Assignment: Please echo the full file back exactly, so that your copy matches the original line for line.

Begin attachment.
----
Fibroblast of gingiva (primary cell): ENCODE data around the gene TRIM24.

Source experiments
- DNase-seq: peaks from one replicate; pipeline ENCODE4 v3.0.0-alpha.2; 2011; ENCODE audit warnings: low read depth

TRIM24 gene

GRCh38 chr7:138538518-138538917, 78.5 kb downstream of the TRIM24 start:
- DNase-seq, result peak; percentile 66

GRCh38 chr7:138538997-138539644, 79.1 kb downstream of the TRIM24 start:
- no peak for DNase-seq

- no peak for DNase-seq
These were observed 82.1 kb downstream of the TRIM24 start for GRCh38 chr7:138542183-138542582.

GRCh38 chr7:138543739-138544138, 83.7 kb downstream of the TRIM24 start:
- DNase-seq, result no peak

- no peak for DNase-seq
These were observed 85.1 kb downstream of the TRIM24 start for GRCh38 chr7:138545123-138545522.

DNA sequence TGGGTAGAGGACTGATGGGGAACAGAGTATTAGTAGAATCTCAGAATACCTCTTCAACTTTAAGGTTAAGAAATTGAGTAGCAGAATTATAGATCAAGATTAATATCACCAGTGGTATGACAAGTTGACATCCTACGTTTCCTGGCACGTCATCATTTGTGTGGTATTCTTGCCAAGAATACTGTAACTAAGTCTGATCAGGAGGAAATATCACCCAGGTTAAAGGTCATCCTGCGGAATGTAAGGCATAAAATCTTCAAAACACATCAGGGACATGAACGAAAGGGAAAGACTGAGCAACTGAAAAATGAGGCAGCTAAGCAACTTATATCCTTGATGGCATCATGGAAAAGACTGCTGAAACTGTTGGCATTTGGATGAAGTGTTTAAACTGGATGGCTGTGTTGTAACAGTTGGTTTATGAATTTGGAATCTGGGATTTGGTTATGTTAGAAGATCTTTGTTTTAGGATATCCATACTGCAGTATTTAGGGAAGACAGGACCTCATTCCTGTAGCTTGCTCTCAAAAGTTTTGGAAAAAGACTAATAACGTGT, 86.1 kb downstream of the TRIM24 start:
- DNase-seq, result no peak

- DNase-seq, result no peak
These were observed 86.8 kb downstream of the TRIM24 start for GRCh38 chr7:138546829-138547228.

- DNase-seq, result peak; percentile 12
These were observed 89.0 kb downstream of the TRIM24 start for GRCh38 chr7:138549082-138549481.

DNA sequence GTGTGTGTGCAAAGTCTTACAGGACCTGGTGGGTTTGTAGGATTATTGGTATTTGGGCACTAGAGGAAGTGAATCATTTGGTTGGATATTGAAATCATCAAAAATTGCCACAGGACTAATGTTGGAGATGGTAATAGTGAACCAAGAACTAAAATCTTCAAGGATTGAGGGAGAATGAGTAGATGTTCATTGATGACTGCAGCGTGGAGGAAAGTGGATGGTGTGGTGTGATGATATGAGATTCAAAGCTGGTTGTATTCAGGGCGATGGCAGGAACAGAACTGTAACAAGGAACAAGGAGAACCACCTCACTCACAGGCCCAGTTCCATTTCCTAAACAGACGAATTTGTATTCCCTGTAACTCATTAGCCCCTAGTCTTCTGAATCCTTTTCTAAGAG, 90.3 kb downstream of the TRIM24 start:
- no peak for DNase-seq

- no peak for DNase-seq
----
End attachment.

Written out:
Fibroblast of gingiva (primary cell): ENCODE data around the gene TRIM24.

Source experiments
- DNase-seq: peaks from one replicate; pipeline ENCODE4 v3.0.0-alpha.2; 2011; ENCODE audit warnings: low read depth

TRIM24 gene

GRCh38 chr7:138538518-138538917, 78.5 kb downstream of the TRIM24 start:
- DNase-seq, result peak; percentile 66

GRCh38 chr7:138538997-138539644, 79.1 kb downstream of the TRIM24 start:
- no peak for DNase-seq

- no peak for DNase-seq
These were observed 82.1 kb downstream of the TRIM24 start for GRCh38 chr7:138542183-138542582.

GRCh38 chr7:138543739-138544138, 83.7 kb downstream of the TRIM24 start:
- DNase-seq, result no peak

- no peak for DNase-seq
These were observed 85.1 kb downstream of the TRIM24 start for GRCh38 chr7:138545123-138545522.

DNA sequence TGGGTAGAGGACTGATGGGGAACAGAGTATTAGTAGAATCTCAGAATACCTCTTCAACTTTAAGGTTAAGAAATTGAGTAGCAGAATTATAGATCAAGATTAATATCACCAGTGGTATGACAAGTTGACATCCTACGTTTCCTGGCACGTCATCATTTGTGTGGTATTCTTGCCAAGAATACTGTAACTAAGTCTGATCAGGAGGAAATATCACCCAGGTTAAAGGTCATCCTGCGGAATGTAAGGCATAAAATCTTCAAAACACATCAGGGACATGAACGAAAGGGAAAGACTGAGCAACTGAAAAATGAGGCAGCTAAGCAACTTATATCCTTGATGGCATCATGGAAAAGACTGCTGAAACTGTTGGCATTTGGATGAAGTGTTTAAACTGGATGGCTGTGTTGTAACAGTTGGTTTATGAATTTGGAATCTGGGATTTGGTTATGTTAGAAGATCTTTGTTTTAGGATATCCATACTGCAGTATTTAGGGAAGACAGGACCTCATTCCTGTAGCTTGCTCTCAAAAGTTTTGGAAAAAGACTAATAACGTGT, 86.1 kb downstream of the TRIM24 start:
- DNase-seq, result no peak

- DNase-seq, result no peak
These were observed 86.8 kb downstream of the TRIM24 start for GRCh38 chr7:138546829-138547228.

- DNase-seq, result peak; percentile 12
These were observed 89.0 kb downstream of the TRIM24 start for GRCh38 chr7:138549082-138549481.

DNA sequence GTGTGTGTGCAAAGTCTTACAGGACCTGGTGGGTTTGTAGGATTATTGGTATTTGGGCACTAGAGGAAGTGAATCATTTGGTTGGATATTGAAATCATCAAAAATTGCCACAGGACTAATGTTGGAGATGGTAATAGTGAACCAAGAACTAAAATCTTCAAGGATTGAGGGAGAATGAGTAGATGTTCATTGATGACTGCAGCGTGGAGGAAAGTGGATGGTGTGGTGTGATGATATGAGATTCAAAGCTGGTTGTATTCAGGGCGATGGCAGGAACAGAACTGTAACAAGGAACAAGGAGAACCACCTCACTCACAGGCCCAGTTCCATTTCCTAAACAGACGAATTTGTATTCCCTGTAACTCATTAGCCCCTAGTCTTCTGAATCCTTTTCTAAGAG, 90.3 kb downstream of the TRIM24 start:
- no peak for DNase-seq

- no peak for DNase-seq